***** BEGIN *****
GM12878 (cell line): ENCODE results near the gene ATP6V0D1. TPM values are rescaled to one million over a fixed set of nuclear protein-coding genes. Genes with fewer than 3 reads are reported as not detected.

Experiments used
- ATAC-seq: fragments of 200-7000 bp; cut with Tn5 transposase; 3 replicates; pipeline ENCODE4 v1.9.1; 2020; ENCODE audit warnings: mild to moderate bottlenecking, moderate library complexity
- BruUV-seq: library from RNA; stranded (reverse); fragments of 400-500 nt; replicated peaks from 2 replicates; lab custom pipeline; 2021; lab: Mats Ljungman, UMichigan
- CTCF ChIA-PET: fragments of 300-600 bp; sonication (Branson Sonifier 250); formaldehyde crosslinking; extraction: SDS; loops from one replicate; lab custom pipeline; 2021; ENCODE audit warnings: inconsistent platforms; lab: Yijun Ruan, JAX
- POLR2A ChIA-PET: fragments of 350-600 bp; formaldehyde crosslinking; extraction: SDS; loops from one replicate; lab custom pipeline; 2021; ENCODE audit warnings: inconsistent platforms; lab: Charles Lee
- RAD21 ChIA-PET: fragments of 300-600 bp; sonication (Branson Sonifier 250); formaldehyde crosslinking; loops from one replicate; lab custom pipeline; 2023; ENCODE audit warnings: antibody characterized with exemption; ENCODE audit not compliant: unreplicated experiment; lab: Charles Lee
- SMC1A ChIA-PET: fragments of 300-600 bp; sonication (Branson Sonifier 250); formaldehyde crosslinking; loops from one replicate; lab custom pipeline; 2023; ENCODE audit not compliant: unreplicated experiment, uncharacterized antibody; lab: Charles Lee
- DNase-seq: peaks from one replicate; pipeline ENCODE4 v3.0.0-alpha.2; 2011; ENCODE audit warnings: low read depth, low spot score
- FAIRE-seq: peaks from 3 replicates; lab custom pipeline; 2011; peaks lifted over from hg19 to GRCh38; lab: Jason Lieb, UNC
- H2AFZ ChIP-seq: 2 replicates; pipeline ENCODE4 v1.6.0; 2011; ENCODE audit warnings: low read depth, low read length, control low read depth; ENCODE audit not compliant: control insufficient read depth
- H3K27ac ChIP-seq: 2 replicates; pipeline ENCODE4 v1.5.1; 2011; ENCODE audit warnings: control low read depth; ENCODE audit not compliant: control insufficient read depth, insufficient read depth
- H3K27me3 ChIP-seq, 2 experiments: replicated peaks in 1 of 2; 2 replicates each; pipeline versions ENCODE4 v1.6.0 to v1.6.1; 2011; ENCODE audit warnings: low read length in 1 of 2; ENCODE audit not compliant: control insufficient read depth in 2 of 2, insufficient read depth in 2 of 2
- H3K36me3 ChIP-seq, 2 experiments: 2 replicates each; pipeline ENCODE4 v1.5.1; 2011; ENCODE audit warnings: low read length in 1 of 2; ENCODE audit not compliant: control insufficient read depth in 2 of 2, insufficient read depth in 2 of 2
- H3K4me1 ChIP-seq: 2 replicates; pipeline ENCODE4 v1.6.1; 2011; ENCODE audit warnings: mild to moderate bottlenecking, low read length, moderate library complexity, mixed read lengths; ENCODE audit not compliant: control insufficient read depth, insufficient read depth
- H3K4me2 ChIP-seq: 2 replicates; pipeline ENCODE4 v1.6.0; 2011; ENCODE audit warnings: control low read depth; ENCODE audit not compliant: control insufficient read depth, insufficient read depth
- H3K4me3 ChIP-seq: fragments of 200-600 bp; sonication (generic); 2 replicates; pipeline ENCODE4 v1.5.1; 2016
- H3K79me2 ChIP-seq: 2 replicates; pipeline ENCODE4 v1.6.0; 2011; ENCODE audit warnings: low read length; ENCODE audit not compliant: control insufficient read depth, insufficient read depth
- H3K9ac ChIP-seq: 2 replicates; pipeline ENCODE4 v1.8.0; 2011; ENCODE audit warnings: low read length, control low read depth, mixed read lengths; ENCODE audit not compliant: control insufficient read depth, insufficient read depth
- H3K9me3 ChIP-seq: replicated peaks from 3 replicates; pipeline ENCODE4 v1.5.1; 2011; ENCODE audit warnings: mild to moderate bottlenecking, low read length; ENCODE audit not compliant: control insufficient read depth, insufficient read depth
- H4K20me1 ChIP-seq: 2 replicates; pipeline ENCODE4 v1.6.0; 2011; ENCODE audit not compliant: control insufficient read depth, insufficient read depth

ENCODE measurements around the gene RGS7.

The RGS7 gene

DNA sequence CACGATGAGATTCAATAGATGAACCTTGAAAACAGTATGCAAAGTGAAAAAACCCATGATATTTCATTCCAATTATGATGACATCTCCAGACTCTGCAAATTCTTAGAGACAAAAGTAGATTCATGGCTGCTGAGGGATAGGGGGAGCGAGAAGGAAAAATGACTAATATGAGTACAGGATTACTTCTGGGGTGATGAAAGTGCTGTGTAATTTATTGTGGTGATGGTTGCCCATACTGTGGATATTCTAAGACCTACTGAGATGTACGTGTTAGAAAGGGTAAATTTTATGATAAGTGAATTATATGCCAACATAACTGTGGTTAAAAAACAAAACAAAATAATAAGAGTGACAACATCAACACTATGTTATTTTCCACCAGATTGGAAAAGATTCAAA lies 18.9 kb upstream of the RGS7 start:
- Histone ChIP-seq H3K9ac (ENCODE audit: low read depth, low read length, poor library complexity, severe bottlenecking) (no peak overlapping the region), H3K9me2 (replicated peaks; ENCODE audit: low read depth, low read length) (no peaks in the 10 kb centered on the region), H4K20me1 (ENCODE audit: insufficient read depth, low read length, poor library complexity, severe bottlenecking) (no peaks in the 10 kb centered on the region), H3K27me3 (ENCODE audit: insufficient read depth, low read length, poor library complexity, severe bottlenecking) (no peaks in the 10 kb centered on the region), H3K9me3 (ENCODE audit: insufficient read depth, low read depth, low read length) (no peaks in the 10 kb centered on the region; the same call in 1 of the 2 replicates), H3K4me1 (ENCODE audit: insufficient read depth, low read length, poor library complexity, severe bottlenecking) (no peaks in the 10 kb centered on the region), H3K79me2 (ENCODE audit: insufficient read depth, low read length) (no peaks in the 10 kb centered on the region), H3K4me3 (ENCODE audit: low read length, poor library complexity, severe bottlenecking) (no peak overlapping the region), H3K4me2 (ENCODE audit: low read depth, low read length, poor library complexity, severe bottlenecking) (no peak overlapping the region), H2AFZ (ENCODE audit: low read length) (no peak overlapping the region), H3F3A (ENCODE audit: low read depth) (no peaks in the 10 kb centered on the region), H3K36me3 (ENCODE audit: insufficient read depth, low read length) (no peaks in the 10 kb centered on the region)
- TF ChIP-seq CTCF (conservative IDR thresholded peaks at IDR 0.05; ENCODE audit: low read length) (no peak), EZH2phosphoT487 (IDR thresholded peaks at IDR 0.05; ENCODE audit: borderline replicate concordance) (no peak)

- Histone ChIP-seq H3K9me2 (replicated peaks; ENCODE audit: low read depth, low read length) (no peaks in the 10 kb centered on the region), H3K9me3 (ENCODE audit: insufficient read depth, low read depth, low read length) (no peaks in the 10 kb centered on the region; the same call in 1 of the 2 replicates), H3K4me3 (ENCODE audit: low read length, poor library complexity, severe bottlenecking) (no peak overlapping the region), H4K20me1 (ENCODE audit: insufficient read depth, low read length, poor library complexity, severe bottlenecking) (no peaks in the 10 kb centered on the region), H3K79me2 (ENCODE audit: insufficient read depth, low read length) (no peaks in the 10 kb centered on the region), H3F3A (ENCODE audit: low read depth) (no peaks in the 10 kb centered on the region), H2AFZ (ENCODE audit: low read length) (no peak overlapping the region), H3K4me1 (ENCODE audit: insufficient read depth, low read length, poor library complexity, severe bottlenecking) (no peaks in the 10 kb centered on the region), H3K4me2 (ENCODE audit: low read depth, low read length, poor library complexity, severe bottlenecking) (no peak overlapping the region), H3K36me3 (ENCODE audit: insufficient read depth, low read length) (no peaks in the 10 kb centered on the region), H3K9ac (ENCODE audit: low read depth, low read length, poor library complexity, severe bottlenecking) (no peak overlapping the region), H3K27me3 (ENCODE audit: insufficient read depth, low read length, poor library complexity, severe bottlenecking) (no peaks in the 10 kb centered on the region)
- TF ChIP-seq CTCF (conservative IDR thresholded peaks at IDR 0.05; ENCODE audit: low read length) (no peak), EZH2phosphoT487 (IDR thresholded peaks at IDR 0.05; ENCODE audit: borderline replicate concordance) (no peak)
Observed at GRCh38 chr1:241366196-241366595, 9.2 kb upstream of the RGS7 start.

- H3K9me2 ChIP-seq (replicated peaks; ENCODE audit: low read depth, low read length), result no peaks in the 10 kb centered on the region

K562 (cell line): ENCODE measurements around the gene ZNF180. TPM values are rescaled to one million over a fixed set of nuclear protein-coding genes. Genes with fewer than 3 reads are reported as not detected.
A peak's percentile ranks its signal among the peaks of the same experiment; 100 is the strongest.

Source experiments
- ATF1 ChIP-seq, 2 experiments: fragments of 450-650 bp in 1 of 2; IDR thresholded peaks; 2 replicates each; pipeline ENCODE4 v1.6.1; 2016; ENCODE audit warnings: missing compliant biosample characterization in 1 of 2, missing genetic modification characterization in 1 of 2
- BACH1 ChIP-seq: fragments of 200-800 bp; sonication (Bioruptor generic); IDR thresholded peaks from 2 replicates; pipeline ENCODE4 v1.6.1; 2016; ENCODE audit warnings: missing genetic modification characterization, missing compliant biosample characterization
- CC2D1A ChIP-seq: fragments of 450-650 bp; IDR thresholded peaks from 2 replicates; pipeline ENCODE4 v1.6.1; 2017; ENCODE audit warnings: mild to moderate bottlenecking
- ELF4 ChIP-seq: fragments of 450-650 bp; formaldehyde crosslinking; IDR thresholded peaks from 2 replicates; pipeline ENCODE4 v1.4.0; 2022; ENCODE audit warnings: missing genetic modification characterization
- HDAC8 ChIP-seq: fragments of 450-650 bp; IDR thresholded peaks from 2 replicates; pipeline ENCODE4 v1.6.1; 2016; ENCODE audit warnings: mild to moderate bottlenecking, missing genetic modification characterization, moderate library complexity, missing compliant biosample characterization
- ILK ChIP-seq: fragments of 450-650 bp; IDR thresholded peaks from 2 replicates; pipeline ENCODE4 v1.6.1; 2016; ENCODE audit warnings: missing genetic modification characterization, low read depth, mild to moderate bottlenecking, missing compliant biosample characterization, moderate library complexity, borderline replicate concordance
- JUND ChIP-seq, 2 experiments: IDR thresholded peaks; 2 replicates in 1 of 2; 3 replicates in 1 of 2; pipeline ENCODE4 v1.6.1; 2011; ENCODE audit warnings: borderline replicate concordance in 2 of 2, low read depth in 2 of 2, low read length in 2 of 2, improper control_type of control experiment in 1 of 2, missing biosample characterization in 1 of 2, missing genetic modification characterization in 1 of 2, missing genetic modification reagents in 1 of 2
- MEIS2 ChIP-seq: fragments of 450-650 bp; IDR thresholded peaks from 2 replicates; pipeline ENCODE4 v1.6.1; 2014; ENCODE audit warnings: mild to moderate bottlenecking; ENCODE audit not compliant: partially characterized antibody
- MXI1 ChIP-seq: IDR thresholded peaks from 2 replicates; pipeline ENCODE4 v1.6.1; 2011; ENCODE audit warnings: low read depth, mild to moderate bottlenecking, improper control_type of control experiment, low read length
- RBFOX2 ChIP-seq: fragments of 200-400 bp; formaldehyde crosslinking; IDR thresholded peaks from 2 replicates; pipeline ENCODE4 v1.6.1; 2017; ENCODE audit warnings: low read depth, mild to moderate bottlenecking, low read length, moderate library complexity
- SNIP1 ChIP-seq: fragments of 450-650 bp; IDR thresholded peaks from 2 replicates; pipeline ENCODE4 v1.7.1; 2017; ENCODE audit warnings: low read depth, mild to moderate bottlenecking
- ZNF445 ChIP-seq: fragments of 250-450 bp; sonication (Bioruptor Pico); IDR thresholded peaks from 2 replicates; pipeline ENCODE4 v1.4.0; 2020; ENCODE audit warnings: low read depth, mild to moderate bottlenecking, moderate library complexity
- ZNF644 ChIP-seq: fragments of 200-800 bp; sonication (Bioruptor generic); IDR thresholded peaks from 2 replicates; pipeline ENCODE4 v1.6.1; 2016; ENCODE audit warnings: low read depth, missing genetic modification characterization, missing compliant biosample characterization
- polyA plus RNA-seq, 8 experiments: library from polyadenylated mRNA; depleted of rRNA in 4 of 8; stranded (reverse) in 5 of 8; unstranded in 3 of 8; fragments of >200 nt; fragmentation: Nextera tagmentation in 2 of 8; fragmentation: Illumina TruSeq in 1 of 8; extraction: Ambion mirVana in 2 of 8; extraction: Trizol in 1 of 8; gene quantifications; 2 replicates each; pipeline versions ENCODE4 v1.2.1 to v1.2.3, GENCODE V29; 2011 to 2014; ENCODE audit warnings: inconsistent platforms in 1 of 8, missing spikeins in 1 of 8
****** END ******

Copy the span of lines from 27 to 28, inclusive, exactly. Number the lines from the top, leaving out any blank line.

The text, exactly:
- Histone ChIP-seq H3K9me2 (replicated peaks; ENCODE audit: low read depth, low read length) (no peaks in the 10 kb centered on the region), H3K9me3 (ENCODE audit: insufficient read depth, low read depth, low read length) (no peaks in the 10 kb centered on the region; the same call in 1 of the 2 replicates), H3K4me3 (ENCODE audit: low read length, poor library complexity, severe bottlenecking) (no peak overlapping the region), H4K20me1 (ENCODE audit: insufficient read depth, low read length, poor library complexity, severe bottlenecking) (no peaks in the 10 kb centered on the region), H3K79me2 (ENCODE audit: insufficient read depth, low read length) (no peaks in the 10 kb centered on the region), H3F3A (ENCODE audit: low read depth) (no peaks in the 10 kb centered on the region), H2AFZ (ENCODE audit: low read length) (no peak overlapping the region), H3K4me1 (ENCODE audit: insufficient read depth, low read length, poor library complexity, severe bottlenecking) (no peaks in the 10 kb centered on the region), H3K4me2 (ENCODE audit: low read depth, low read length, poor library complexity, severe bottlenecking) (no peak overlapping the region), H3K36me3 (ENCODE audit: insufficient read depth, low read length) (no peaks in the 10 kb centered on the region), H3K9ac (ENCODE audit: low read depth, low read length, poor library complexity, severe bottlenecking) (no peak overlapping the region), H3K27me3 (ENCODE audit: insufficient read depth, low read length, poor library complexity, severe bottlenecking) (no peaks in the 10 kb centered on the region)
- TF ChIP-seq CTCF (conservative IDR thresholded peaks at IDR 0.05; ENCODE audit: low read length) (no peak), EZH2phosphoT487 (IDR thresholded peaks at IDR 0.05; ENCODE audit: borderline replicate concordance) (no peak)